[show abstract][hide abstract] ABSTRACT: Plasma glucose level depends on the peripheral intra-islet crosstalk between A cells (glucagon) + B-cells (insulin) and D-cells (somatostatin). Gastrointestinal hormones (secretin, CCK-PZ, gastrin, and serotonin) modulate the glucose- and amino acids-induced secretions of insulin and glucagon, respectively. Serotonin (5-HT) arose from the enterochromaffin cells during postprandial periods excites basal but inhibits excited B-cells. Serotonin excites adrenal glands that release adrenaline (Ad) + dopamine (DA). The former is positively correlated with hyperglycemia, whereas DA antagonizes this effect. Noradrenaline (NA) released from both sympathetic nerves and adrenal glands modulates the Ad release from this latter and excites A-cells. Thus, NA attenuates the hyperglycemic effects triggered by Ad. Dopamine released from both sources, adrenal glands and peripheral sympathetic nerves, antagonizes Ad-induced hyperglycemia plus the NA-triggered glucagon secretion. Both plasma insulin and glucagon cross the blood-brain barrier and excite A5(NA) and C1(Ad) neurons, respectively. C1 (Ad) neurons send excitatory drives to both islet A-cells and adrenal glands. Both central nervous system A5(NA) and C1(Ad) nuclei interchange inhibitory axons. Predominance of the former redounds in hyperinsulinism plus hypoglycemia, whereas the latter axis is responsible for hyperglucagonemia + hyperglycemia. In addition, the dorsal raphe serotonergic and the median raphe serotonergic nuclei interchange excitatory axons with the C1 (Ad) and the A5(NA) neurons, respectively. Hence, the former binomial axis (responsible for uncoping stress) is positively correlated with the hyperglycemic syndrome, whereas the A5(NA) + median raphe serotonergic binomial is correlated with hypoglycemia. Hence, the insulin resistance disorder should be underlain by the overactivity of both axes simultaneously. The above pathophysiological mechanisms are consistent with the successful neuropharmacological manipulations addressed to treat these neuroendocrine syndromes. Finally, one of the showiest findings derived from our research work arises from the unbalance between the DA versus 5-HT circulating parameters demonstrating that absolute predominance of the former is always paralleled by hypoglycemia (endogenous depression syndrome), whereas the opposite profile is registered in mammals affected by hyperglycemia (dysthymic depression and uncoping stress syndromes).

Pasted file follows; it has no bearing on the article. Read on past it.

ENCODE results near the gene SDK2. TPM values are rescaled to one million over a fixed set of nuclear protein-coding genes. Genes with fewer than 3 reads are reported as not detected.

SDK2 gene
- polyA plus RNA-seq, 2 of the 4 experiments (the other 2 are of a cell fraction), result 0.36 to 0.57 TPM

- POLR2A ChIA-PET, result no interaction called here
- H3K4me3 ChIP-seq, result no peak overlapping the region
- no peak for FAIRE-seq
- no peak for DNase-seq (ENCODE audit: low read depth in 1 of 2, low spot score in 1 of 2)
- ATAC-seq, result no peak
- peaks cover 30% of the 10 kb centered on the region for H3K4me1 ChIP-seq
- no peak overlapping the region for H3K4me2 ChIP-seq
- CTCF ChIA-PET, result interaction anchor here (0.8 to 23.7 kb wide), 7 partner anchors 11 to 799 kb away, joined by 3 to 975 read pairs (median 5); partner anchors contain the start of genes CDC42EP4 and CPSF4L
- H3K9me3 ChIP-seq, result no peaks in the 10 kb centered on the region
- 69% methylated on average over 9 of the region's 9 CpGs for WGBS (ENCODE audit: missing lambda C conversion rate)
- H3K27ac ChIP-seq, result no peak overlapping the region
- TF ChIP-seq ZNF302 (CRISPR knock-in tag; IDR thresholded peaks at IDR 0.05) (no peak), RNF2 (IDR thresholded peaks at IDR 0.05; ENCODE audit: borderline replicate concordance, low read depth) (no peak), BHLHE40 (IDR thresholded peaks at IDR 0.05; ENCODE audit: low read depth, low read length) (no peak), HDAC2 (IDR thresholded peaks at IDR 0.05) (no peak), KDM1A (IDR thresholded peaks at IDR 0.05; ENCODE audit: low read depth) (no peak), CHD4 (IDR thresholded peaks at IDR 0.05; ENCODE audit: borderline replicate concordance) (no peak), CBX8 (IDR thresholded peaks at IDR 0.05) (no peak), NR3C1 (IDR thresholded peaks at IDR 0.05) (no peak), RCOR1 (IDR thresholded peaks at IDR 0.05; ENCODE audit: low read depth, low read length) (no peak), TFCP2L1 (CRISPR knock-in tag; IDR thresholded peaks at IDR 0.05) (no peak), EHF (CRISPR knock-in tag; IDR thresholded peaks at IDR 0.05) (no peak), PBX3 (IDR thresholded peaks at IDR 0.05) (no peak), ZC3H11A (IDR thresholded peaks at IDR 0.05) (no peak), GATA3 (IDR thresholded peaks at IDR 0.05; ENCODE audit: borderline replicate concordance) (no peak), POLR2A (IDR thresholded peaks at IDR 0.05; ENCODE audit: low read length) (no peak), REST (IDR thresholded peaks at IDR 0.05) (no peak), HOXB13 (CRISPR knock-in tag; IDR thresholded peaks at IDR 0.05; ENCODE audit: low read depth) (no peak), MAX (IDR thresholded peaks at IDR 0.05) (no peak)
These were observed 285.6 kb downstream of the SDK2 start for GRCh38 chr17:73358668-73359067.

American journal of therapeutics 20(4):349-62. · 1.29 Impact Factor